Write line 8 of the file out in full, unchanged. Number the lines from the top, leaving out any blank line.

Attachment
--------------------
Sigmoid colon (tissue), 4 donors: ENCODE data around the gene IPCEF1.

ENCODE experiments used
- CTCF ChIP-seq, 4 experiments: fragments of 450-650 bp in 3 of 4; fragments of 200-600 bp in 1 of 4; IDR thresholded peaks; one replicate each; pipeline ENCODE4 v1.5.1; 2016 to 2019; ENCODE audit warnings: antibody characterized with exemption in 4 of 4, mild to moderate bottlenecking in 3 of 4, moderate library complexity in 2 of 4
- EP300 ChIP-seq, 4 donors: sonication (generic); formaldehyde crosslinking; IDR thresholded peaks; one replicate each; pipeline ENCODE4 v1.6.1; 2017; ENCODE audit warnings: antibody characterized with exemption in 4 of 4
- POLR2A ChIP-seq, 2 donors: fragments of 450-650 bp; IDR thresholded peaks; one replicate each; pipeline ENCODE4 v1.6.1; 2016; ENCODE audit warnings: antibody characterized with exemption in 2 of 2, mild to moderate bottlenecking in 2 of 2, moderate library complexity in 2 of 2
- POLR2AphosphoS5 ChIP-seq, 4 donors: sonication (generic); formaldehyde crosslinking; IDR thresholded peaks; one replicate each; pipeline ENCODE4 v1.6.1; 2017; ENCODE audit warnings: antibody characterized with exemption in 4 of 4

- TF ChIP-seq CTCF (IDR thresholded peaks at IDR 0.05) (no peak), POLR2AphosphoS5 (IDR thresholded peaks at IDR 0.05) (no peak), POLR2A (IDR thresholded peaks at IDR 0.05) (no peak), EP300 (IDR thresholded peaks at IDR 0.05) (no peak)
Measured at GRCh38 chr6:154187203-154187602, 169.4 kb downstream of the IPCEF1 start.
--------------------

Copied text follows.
Measured at GRCh38 chr6:154187203-154187602, 169.4 kb downstream of the IPCEF1 start.